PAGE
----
How to Talk with your Loved Ones after They’ve Been Scammed
Being the victim of a scam can leave a person with a variety of different feelings and emotions. As we’ve seen, financial scams are some of the most prevalent among the senior population, and years ago, scammers would overwhelmingly target people through telemarketing. However, with the rise of the internet, online scams, like prescription drug and anti-aging product scams have increased. Knowing that our loved ones have been victimized in this way can also leave us reeling as well, so what can we do to help them?
Talking to those we love about these issues is extremely important, and here are a couple of ways that you can use to help get the conversation started:
- Explain why. When you begin talking to your loved one about the issue, it’s important you also mention why they should ignore those kinds of phone calls or letters. If they get a scam in the mail or online, look at it with them and show them the warning signs that point to it being a scam. You could simply remind them they need to enter a contest to win one, or that they should never have to pay to collect any prizes.
- Don’t shame them. Victims of scams are usually very embarrassed, however it’s nothing to be ashamed about. Con artists and scammers are really smart, and a lot of people are victimized every year. All you need to do is remind them not to trust strangers—something we often forget that as we age. Emphasize the fact that if it seems too good to be true, they’re likely better off avoiding it altogether.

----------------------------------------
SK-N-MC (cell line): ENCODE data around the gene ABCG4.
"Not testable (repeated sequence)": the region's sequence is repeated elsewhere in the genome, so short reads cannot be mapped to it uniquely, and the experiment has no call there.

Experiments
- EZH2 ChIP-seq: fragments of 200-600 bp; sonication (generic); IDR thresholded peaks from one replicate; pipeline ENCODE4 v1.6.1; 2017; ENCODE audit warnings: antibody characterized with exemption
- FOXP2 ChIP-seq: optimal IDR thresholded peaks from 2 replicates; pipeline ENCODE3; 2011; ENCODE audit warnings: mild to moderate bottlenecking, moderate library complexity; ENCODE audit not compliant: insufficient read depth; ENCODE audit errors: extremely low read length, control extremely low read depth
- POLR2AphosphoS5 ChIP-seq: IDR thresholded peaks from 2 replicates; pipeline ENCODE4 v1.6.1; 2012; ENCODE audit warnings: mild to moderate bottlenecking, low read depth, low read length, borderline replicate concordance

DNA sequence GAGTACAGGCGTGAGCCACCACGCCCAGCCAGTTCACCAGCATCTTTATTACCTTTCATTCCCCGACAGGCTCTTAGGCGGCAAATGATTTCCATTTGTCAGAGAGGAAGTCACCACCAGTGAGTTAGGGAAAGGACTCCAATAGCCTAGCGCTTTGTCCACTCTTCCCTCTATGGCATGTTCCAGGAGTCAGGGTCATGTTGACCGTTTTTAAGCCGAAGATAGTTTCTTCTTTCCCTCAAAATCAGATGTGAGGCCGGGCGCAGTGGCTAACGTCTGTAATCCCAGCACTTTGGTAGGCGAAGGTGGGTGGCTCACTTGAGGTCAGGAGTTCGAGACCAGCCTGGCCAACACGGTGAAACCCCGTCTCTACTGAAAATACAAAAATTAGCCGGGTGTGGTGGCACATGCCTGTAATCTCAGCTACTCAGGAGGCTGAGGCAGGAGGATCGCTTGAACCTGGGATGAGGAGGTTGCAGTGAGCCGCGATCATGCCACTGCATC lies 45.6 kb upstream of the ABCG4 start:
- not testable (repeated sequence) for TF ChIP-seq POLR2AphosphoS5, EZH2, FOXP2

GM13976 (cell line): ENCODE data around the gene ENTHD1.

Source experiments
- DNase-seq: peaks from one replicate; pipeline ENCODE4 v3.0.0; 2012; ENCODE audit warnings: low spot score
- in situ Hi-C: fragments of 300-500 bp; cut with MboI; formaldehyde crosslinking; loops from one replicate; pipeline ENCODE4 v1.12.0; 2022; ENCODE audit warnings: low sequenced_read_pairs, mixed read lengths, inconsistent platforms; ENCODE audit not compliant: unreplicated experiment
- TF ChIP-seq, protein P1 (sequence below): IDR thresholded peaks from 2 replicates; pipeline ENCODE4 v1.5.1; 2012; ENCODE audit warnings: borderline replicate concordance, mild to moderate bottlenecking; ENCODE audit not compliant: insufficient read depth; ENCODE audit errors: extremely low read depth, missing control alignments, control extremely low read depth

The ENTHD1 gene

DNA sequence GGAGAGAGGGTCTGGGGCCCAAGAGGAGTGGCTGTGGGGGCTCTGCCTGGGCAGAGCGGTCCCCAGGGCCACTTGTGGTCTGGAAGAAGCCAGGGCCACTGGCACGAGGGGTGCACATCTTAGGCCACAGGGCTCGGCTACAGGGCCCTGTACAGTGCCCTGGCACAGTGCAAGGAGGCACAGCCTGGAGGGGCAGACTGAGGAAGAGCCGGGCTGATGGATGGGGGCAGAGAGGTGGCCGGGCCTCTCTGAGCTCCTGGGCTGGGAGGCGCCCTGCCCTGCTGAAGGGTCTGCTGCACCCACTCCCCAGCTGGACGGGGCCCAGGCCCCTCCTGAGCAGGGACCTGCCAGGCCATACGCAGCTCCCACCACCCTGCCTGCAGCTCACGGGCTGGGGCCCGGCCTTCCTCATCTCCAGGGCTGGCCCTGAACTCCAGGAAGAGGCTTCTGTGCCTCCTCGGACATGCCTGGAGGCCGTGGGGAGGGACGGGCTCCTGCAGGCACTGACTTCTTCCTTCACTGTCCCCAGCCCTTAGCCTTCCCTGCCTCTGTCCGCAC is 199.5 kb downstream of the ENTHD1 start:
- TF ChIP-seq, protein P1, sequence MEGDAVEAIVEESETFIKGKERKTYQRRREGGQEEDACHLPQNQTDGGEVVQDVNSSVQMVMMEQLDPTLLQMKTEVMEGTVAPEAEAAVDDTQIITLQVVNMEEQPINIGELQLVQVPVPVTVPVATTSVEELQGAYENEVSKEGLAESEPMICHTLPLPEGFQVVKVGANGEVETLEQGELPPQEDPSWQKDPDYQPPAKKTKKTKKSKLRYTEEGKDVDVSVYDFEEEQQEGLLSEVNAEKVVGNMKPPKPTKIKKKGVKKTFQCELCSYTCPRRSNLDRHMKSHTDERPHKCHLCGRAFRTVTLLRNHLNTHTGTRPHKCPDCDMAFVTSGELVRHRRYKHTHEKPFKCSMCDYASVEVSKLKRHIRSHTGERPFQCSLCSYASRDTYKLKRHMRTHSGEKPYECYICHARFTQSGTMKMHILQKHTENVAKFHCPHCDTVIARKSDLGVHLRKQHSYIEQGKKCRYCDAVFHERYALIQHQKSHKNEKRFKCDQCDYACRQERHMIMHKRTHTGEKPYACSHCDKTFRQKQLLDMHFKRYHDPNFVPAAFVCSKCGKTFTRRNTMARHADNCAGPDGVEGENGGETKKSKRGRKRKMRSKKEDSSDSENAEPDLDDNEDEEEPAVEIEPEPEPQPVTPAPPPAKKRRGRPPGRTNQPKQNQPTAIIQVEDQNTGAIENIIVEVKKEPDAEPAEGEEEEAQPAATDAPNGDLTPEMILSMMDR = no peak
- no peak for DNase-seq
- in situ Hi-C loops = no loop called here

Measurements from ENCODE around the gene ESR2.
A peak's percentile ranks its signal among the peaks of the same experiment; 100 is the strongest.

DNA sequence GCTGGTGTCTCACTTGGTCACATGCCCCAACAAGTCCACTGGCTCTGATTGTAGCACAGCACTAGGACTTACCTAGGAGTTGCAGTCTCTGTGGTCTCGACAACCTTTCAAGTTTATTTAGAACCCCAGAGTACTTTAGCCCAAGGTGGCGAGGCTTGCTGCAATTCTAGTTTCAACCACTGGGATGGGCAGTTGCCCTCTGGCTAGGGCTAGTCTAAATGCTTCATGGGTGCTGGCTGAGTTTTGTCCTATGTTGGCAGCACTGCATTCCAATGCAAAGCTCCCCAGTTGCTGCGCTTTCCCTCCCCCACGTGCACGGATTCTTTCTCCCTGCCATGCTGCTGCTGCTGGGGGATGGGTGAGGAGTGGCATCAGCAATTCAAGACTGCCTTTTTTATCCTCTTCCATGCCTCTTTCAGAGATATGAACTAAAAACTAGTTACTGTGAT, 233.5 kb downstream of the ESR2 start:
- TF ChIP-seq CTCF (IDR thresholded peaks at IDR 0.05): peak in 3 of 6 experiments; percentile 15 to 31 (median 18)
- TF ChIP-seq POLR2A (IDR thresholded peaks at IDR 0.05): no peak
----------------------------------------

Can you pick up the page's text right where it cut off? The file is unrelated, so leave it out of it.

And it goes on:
If your parent or loved one is the victim of a scam, you should report it immediately to local law enforcement offices and to federal agencies through STOPFRAUD.GOV (www.stopfraud.gov/report.html. Also, remind your loved one that their story may help to protect others, and that authorities are always on the lookout for scammers; any details they can share can help authrities find and stop fraud.
Once you’ve had that talk with your loved one, you may also wish to take the following steps in the interest of precaution:
- Set up online access to your loved one’s credit card and bank accounts to track their finances, and use www.annualcreditreport.com to ensure a fake account hasn’t been made in his or her name.
- Put your loved one’s number on the National Do Not Call Registry.
- Put your loved one’s address on the Direct Marketing Association’s opt-out lists, and report any mailed scams to the U.S. Postal Inspection Service.
- Get the help of trusted neighbors or friends to keep an eye out for your loved one, especially if you live far away.
If your loved one should try to be scammed online or over the phone, it’s important to make sure that he or she knows how to keep themselves protected from such scams.